Journalist Steven Brill stood before an audience of educators, education advocates, and observers assembled by the League of Education Voters (LEV) and told us we were from Pluto.
Brill's remarks stemmed from the fact that Washington state does not have charter schools. Having thus warmed up the crowd, Brill went on to say that our state's application for Race to the Top federal education funding was "poorly written and laughable."
Way to work a room, Mr. Brill.
Brill was in Seattle to promote his new book Class Warfare: Inside the Fight to Fix America's Schools, which chronicles the rise of the education reform movement and focuses heavily on the issue of teacher performance. You may have read or heard about Brill's 2009 piece in The New Yorker on the infamous "rubber rooms" of New York City, where teachers removed from classrooms for misconduct or incompetence were sent, for an average of three years, to sit and do nothing during the school day, at full pay. The article was a shocking expose on teacher quality and resulted in the elevation of this important topic to the national level.
Since Brill's article was published, the national debate on education has grown more fevered and two distinct camps have formed. The reformers advocate tying teacher retention and, in some cases, compensation to student success, believe teachers' unions have stood in the way of significant education reform, and favor using standardized tests as a means to collect student achievement data. They support innovation, including charter schools and KIPP (Knowledge Is Power Program) schools, which operate in underserved communities, and are fans of the Teach for America (TFA) program, in which recent college graduates, who are not certified teachers, serve for two years in a national teacher corps. In addition to the founders of KIPP and TFA, education reformers include controversial former Washington D.C. school chancellor Michelle Rhee and Bill Gates. The reform movement was popularized in the film Waiting for Superman. Critics complained that not a single public school teacher was interviewed in the film.
Enter Diane Ravitch, former U.S. Assistant Secretary of Education and author of the book The Death and Life of the Great American School System: How Testing and Choice are Undermining America. She has emerged as a champion of teachers, bridling at the extent to which they have been blamed for the failure of our schools and thinks poverty is the single most important contributor to the academic achievement gap. It rankles her that many of the spokespeople and funders of the education reform movement come from the Ivy League and Wall Street and that the movement relies so heavily on standardized test results. Ravitch has publicly sparred with Bill Gates and had a harsh review of Brill's book in a September issue of the The New York Review of Books.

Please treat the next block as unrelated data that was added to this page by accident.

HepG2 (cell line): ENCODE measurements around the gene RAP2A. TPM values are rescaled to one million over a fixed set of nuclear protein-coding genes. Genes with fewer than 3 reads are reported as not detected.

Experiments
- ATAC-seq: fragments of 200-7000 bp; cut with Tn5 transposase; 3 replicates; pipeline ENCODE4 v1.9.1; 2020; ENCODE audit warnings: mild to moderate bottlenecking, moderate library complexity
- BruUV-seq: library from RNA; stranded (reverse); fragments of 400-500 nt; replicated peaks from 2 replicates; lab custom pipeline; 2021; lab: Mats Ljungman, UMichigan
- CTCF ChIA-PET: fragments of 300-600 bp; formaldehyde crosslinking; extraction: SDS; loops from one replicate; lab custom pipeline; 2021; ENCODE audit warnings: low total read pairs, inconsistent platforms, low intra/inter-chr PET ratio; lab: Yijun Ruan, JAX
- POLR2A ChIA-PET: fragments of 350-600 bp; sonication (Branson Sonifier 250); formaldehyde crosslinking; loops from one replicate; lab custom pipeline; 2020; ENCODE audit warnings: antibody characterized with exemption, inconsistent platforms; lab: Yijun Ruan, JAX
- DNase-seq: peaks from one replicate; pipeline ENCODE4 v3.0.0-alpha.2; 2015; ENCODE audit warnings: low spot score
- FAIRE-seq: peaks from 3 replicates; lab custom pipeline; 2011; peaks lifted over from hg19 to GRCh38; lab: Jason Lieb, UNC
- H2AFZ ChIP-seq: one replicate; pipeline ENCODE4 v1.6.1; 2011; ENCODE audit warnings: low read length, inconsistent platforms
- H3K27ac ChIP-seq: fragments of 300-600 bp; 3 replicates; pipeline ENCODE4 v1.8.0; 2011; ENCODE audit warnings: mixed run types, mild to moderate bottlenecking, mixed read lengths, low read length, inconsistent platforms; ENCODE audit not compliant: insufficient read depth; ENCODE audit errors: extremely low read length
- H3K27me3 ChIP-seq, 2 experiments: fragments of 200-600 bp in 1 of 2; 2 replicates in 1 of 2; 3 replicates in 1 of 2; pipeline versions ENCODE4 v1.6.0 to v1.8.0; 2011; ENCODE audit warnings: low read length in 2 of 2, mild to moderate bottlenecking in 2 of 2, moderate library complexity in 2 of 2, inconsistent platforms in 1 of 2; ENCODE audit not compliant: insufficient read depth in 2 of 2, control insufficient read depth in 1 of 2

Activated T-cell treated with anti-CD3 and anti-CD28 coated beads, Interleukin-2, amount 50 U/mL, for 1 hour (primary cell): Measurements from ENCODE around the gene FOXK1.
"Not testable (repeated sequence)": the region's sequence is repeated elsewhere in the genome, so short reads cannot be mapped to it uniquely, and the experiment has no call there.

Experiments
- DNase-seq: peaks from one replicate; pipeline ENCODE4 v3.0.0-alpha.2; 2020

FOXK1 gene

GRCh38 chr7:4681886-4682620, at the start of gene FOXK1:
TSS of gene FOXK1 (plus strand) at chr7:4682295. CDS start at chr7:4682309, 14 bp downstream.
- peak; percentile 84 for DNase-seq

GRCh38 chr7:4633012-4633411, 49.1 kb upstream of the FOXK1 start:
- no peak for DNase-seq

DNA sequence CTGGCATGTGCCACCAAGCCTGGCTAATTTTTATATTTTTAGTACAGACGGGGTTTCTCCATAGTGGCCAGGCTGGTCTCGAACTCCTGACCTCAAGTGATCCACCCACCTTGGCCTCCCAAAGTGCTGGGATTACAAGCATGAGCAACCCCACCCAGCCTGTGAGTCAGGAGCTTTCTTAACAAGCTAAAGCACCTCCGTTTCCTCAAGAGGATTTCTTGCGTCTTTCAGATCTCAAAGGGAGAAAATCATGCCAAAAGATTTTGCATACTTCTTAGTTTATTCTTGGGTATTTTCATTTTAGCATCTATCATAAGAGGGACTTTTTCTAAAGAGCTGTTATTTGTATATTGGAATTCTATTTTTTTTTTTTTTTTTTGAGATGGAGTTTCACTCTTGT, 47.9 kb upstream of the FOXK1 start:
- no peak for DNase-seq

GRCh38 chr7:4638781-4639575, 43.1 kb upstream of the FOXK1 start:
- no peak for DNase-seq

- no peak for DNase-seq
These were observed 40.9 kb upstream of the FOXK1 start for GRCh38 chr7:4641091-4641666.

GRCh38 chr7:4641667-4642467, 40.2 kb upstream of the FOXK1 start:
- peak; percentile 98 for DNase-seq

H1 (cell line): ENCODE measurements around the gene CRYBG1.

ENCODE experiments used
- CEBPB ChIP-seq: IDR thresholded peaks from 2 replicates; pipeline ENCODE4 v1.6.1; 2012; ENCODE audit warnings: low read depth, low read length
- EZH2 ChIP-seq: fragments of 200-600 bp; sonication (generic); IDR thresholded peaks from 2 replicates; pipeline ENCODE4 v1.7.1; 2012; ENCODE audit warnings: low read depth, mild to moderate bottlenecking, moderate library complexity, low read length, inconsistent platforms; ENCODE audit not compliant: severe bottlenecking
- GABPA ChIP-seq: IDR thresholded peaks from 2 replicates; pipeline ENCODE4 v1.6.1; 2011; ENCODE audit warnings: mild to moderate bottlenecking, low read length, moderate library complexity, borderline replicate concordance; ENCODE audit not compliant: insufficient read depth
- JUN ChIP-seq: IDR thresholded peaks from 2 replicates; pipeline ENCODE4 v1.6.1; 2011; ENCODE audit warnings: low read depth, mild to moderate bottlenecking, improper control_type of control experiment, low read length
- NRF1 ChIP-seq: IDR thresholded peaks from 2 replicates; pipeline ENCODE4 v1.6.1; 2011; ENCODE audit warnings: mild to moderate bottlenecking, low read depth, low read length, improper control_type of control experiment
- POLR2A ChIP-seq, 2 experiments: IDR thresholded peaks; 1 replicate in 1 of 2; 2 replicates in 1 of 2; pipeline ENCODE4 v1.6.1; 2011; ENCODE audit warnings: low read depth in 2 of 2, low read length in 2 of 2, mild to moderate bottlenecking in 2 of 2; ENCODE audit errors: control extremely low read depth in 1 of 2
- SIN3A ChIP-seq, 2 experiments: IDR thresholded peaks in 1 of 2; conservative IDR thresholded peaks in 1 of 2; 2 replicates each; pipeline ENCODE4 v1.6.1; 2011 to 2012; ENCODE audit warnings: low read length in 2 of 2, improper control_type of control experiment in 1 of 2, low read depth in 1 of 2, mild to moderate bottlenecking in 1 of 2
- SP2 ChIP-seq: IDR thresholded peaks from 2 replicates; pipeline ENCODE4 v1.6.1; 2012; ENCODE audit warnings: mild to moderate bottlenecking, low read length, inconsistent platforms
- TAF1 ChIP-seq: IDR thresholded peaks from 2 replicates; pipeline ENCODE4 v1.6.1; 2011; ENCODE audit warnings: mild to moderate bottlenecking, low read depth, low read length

Steven Brill is not the first to call attention to what has been referred to as Washington state's "culture of complacency" when it comes to education. LEV's 2011 Citizens Report Card on Washington State Education, largely compiled from information provided by our state's Office of Superintendent of Public Instruction, demonstrates that we have a poor showing compared to the rest of the nation for many indicators of academic success.
Public education dominated a recent informal conversation among a roomful of some Seattle parents on Halloween, while the kids were out trick-or-treating. We talked about the confusion surrounding standards-based grading; a parent expressed concern that her daughter, who has had two of the popularly acknowledged worst teachers in the school, is on a downward academic trajectory; some parents complained that their kids don't get enough homework; others were concerned that homework was assigned on Halloween. Everyone expressed frustration with the math curriculum. I doubt many in the room had ever heard of Steven Brill or Diane Ravitch or had a strong opinion when Seattle Public Schools made its controversial decision to bring Teach for America recruits to South End schools.
For parents, it's not a question of education reform versus non-reform. It's a question of what makes sense, and how the decisions made by legislators, administrators, and teachers play out in our homes and impact our kids, today, tonight, and in the future.
We support innovation. But there's often a zeal and an arrogance surrounding education reform that can be off-putting, while the attitude undermines reformers' goals and alienates, frustrates, and confuses parents and teachers. Asking school and district leadership whether a proposed reform has a well-conceived implementation plan can be like asking a teenager why he wants the keys to the car.
The debate over education reform, which some have called the civil rights movement of our time, is not going away anytime soon. Students from Shanghai, China, ranked first and we ranked in the mid-20’s on the standardized PISA (Program for International Student Assessment) test, administered by the Organization for Economic Cooperation and Development. That left U.S. education leaders wondering what we are doing wrong and what China is doing right. Communities around the U.S. are struggling to find the best way to measure teacher and student performance, close the academic achievement gap, and increase academic rigor across the board. Some of the reform ideas are laudable, but some are so outlandish you may wonder what planet they came from.
The challenge is to keep the discussions free of vitriol and to resist the temptation to blow with the educational winds of change without full consideration of the impact and clear articulation of the goals.
By the way, did you hear they're using Marsspeak in Shanghai?
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